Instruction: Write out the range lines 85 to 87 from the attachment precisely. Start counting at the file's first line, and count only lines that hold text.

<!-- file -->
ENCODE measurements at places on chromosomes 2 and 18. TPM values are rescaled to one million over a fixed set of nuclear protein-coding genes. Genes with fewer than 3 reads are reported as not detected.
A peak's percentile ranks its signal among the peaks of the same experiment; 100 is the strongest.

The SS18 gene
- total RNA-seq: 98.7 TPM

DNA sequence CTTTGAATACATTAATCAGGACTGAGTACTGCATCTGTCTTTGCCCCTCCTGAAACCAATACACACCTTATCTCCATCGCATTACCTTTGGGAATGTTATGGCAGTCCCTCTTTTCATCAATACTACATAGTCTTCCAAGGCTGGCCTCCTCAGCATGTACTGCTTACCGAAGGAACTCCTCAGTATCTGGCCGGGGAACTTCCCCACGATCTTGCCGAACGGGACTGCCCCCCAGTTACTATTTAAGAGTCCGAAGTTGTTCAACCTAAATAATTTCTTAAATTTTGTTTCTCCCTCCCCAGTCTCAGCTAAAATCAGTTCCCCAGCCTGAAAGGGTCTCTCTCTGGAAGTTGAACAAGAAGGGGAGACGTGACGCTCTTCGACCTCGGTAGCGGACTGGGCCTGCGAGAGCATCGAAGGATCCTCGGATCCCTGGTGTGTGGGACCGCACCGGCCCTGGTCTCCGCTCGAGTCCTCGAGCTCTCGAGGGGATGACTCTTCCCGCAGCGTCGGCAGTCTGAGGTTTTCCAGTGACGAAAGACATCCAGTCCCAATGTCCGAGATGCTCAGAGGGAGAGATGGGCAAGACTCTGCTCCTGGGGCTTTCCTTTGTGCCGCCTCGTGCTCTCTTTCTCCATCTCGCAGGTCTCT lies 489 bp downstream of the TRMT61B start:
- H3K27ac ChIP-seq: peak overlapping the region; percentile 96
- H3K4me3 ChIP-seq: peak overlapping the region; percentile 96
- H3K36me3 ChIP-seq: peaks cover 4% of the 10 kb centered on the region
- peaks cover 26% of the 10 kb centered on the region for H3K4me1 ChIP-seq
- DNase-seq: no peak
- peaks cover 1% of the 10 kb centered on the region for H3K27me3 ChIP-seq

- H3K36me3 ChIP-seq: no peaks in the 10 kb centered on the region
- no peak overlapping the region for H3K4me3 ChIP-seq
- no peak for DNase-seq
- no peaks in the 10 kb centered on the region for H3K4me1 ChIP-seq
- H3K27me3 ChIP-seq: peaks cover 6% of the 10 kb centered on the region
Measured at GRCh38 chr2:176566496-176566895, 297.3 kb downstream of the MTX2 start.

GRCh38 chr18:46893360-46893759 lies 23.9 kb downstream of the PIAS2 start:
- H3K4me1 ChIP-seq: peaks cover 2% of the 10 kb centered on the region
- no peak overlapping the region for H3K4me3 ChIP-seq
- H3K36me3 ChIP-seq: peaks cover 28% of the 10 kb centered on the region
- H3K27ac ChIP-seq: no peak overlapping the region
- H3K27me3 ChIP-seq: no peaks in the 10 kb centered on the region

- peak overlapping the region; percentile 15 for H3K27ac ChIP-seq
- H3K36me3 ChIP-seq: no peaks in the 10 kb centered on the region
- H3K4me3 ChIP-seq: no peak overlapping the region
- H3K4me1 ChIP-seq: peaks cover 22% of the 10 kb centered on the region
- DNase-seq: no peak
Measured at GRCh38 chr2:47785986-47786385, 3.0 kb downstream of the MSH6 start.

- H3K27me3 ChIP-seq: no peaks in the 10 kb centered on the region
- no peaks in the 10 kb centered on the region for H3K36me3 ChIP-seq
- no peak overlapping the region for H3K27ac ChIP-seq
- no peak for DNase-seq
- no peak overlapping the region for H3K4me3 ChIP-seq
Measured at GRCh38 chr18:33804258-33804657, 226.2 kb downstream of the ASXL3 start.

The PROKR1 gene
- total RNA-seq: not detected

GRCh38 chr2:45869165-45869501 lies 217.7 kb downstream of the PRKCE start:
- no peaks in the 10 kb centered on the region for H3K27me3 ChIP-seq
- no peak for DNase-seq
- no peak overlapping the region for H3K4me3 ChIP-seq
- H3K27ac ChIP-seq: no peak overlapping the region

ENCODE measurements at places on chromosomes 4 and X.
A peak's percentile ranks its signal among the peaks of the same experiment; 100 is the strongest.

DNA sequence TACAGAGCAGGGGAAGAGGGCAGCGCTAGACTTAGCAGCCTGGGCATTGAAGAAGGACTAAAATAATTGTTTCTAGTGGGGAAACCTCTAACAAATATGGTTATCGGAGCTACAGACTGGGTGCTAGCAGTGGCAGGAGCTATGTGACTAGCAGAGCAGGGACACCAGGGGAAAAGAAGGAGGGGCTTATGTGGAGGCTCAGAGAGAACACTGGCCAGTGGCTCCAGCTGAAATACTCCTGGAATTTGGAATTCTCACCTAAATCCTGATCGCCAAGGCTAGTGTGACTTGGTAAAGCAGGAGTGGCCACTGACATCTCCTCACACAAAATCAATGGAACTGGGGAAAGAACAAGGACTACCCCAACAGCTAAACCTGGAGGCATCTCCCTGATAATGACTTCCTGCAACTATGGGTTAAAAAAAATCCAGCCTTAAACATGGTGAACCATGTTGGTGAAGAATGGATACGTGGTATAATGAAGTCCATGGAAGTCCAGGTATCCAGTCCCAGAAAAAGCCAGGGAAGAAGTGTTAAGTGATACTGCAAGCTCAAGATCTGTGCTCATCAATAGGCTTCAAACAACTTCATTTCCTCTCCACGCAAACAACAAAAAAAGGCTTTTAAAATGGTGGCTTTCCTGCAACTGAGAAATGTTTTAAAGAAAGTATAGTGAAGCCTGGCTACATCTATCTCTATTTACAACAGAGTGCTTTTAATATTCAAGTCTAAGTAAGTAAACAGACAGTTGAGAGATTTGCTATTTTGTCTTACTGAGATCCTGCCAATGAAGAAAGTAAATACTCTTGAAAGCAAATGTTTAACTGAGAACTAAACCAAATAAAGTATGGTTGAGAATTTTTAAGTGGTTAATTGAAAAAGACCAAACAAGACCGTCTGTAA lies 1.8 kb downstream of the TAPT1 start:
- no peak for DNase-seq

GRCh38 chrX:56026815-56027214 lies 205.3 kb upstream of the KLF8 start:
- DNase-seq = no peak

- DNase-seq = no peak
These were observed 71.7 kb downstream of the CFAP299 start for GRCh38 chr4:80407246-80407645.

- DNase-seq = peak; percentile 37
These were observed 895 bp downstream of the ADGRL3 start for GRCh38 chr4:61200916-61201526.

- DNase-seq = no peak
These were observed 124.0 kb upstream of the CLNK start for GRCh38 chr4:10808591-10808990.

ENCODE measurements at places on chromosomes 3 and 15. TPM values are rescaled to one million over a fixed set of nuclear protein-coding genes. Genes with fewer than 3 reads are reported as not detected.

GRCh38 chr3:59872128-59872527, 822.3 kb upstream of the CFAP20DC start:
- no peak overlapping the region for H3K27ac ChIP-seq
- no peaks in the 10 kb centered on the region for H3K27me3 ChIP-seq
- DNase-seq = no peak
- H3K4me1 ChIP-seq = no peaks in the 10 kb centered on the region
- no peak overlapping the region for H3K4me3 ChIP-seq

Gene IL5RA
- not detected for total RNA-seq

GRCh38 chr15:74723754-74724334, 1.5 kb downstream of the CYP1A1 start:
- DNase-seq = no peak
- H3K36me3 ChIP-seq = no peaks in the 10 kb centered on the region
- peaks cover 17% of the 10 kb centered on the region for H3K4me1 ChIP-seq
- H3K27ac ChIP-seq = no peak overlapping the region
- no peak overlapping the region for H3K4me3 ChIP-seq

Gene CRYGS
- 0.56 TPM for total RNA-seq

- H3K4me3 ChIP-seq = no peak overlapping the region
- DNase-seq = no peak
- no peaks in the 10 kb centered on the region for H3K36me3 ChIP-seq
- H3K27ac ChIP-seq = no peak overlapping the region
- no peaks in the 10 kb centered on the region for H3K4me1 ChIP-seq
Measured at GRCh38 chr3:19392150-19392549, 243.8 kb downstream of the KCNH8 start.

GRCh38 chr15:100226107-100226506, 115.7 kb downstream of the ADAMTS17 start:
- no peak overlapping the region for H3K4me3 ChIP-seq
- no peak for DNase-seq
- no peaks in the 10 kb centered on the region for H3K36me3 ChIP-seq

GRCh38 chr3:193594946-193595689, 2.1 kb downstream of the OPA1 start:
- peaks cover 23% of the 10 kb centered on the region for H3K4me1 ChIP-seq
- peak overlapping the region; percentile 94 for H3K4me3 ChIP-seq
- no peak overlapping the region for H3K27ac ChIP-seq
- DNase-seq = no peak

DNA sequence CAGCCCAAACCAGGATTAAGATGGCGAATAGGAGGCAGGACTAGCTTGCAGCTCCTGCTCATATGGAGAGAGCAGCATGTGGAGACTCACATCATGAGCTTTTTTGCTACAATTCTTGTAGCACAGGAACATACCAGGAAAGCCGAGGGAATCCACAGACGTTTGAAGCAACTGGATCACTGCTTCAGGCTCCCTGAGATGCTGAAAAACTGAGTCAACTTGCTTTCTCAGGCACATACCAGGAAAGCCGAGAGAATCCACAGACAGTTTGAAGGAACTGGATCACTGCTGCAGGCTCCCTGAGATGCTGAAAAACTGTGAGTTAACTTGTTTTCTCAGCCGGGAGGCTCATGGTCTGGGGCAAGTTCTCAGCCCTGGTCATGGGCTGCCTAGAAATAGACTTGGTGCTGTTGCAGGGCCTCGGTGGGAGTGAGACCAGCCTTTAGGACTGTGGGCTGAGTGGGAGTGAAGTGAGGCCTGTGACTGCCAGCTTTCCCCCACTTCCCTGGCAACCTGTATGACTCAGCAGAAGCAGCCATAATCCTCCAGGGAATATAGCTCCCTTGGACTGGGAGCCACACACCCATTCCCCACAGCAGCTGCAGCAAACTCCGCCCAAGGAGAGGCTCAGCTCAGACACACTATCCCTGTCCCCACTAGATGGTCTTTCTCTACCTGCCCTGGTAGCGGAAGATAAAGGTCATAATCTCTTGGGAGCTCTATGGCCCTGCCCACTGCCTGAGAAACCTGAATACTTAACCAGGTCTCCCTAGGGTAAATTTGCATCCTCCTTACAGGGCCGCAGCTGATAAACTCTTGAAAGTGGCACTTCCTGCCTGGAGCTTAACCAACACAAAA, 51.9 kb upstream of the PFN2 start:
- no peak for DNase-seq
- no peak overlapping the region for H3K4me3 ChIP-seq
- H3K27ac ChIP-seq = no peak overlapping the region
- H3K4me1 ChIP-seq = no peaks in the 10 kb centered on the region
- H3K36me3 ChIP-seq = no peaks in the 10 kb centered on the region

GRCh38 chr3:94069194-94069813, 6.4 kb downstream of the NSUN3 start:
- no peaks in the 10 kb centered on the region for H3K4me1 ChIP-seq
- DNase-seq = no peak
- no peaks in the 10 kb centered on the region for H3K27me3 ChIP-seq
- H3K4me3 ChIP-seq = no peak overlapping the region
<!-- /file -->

- no peak overlapping the region for H3K27ac ChIP-seq
- DNase-seq = no peak

DNA sequence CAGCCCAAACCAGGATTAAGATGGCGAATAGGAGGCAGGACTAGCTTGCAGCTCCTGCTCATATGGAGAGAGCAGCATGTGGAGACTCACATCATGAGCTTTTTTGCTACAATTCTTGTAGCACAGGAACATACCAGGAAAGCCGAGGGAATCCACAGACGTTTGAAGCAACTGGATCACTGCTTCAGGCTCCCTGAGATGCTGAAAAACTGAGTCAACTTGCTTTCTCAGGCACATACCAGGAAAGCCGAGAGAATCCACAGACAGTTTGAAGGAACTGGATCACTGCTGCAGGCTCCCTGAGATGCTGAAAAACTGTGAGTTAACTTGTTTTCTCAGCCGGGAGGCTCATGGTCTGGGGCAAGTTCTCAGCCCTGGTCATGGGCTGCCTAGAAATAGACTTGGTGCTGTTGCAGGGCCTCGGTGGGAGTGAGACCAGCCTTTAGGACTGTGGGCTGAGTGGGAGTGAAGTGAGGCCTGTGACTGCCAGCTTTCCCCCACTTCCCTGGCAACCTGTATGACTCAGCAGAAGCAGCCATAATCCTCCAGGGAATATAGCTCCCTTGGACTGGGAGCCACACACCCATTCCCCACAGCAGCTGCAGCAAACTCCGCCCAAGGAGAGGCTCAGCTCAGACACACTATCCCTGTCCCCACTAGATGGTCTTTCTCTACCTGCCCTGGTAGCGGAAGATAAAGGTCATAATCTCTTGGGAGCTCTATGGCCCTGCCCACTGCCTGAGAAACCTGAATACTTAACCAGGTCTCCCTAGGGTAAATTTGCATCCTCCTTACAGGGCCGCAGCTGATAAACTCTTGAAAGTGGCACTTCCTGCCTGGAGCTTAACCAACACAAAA, 51.9 kb upstream of the PFN2 start: